Wednesday, November 18, 2009
The book that started it all for Edgar Award winner Sharyn McCrumb's widely acclaimed series featuring amateur sleuth Elizabeth MacPherson.
When delicate Eileen Chandler is set to marry, her family fears the man is a fortune hunter. Thank goodness, Eileen's cousin Elizabeth MacPherson comes early for support. Unfortunately, Elizabeth also has some detecting to do, as a dead body is found, and none of the wedding party is above suspicion....
This book has been on my TBR pile forever, so I finally got around to reading it. I wish I could say it was worth the wait, but it just didn't really bowl me over. I'd heard it was witty and well done and I just don't see what all the fuss was about. Lots of quirky, offbeat characters, but I found none of them compelling, and I didn't even click with Elizabeth MacPherson who is the main character and the start of this acclaimed series that left me cold. One of the reasons why I read this book was that the later books take Elizabeth to Scotland from Southern Georgia, where this book takes place. I liked the idea of Scotland (of course), but I don't think I'm going to bother continuing with this series afterall.
It's not that it was bad, but it didn't keep me interested. Even though the many different oddball relatives and side characters were "different," the murder mystery itself made me curious, but I wasn't burning to find out who did it. The many different characters were distracting from the murder itself and I just wanted to get this short book (240 pages) over with.
The basic plot is Elizabeth has just graduated from college and has to be a bridesmaid in her cousin Eileen's upcoming wedding. She stays with Eileen's dysfunctional though well to do family for at least a week before the wedding. An awkward business, since Eileen hasn't seen any of them in years. Eileen is a mystery in of itself, institutionalized the previous year, we're not sure if she's completely stable or not. All her other cousins are strange to say the least, but some had their bright spots. I liked the Prince Ludwig nut, Alban, the best. He built his own Disney-like castle (aptly named Albania by his witty and jaded cousin, Geoffrey). The way he and Elizabeth meet is one of the best moments in the book. In fact, you get the impression there might be something romantic there, but they're first cousins, so that rules that one out. This is a contemporary novel afterall. Elizabeth barely knows any of her cousins, so we get to meet them all one by one, as well as the fiance and a visiting psychiatrist. All with their own little peculiararities.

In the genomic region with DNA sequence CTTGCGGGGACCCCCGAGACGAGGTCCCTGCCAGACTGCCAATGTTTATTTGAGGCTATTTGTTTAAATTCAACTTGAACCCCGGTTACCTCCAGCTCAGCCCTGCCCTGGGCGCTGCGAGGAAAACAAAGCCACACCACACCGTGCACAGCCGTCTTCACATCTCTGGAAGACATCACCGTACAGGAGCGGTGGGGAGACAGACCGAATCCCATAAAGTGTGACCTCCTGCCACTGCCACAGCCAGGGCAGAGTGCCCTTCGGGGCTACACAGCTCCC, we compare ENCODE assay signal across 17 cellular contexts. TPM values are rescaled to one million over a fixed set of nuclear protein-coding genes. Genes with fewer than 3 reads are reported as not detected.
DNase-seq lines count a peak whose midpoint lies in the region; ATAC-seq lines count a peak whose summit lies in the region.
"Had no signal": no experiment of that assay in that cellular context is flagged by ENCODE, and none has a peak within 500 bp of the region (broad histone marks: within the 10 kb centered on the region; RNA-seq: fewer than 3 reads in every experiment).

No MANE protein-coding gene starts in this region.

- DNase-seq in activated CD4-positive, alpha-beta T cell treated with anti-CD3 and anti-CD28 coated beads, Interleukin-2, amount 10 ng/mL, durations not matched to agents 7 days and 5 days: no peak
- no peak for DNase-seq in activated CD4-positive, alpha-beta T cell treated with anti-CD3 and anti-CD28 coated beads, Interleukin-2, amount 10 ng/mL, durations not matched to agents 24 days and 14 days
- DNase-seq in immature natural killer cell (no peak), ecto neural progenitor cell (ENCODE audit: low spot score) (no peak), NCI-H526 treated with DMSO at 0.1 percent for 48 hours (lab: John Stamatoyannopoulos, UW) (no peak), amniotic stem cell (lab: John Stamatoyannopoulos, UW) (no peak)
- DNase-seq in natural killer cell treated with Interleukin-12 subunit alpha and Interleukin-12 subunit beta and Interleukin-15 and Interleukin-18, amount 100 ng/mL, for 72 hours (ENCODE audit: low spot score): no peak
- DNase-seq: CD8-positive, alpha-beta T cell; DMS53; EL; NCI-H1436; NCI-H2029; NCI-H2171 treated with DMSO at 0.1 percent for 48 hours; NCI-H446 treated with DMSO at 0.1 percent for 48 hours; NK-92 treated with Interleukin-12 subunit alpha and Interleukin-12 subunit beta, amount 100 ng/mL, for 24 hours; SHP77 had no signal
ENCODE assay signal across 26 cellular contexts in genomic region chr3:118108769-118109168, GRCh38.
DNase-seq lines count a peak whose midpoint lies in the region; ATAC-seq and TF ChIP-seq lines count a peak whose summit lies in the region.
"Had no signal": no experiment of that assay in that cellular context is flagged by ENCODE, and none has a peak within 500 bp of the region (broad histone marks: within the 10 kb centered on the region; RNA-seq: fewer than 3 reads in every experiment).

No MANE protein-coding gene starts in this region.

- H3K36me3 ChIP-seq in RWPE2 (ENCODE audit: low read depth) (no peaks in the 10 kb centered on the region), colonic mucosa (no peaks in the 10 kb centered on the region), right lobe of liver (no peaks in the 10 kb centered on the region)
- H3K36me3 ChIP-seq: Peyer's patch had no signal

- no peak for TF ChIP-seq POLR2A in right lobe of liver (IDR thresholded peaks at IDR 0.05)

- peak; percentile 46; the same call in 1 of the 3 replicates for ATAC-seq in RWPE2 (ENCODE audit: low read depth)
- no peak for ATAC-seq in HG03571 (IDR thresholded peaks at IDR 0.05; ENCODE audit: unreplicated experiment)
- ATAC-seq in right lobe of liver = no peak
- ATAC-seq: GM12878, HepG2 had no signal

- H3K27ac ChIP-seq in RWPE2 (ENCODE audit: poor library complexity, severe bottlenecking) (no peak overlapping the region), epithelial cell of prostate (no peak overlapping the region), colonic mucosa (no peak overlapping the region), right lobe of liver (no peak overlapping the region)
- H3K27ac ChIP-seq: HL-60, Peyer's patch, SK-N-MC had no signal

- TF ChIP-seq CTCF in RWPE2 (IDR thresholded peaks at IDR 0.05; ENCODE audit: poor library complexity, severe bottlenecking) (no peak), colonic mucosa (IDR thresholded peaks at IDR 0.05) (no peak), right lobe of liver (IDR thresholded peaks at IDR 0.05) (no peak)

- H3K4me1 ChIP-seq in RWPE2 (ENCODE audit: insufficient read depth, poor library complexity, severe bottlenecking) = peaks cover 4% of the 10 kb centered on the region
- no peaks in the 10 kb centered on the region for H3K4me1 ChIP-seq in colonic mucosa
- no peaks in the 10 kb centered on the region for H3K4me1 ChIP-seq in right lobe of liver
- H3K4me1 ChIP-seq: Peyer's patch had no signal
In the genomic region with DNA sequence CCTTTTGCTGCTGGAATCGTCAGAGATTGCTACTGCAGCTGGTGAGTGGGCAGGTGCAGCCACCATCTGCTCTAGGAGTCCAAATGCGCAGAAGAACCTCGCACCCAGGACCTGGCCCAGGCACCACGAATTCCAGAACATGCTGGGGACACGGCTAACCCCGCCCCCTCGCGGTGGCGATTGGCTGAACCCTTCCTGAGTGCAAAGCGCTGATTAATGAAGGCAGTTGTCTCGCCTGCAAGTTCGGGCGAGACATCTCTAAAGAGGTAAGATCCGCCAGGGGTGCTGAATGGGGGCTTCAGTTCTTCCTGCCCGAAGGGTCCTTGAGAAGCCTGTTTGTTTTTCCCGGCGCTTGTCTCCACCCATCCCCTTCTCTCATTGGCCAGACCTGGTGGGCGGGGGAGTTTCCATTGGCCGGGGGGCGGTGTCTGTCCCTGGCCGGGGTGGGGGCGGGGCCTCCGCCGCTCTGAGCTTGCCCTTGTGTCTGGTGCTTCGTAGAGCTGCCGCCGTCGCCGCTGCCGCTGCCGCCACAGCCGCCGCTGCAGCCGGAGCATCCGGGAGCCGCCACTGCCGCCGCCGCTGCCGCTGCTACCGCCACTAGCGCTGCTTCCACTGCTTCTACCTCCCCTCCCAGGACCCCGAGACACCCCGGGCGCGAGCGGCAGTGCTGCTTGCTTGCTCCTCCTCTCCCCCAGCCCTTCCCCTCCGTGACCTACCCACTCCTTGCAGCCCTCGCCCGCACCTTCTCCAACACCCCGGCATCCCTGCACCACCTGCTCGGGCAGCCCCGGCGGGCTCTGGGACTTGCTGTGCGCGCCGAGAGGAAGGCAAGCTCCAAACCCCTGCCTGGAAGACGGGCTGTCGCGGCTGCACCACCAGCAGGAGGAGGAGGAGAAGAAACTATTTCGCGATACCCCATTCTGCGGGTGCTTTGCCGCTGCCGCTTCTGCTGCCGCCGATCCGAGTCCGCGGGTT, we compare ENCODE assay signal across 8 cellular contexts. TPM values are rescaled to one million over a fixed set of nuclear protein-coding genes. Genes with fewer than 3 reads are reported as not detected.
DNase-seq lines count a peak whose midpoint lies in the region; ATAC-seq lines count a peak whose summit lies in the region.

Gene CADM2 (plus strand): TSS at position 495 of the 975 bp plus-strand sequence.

As the week unfolds, Eileen, the bride to be, is found dead in an old skiff in the lake on the family property (hence the reference to Sick of Shadows and the Lady of Shallott - again, I just read a book with this same theme! What a coincidence!)
Who murdered Eileen? Was it one of her siblings or some other relative? Maybe it was the fiance, who we find out didn't even really want to marry her - except that Eileen would come into $200,000 by being the first of the cousins to get married thanks to an eccentric great aunt who made this proviso in her will. Because of this, any one of the many siblings or cousins could have been the murderer to get the money.
Over the course of the investigation we also get to meet the county sheriff, who, predicatably, is smarter than he sounds and likes to keep up the charade of being just a good ol' boy. In addition, we get to know his sidekick Clay, and some family secrets are revealed to further the plot and throw the reader some red herrings.
I won't reveal who the murderer is, but the whole wind up was just kind of ... dumb. I shook my head and thought - this is it? It was a cute little mystery, but light. It didn't have any meat on it for me, just lots of little sideline stories of weird characters and would be murderers. Maybe I'm just not a big enough mystery lover to have really appreciated this, though I like historical mysteries. I think I have a ways to go to get into these types of books.
Hey, at least I read it, and I knocked off another book from my TBR Challenge! That's the important thing!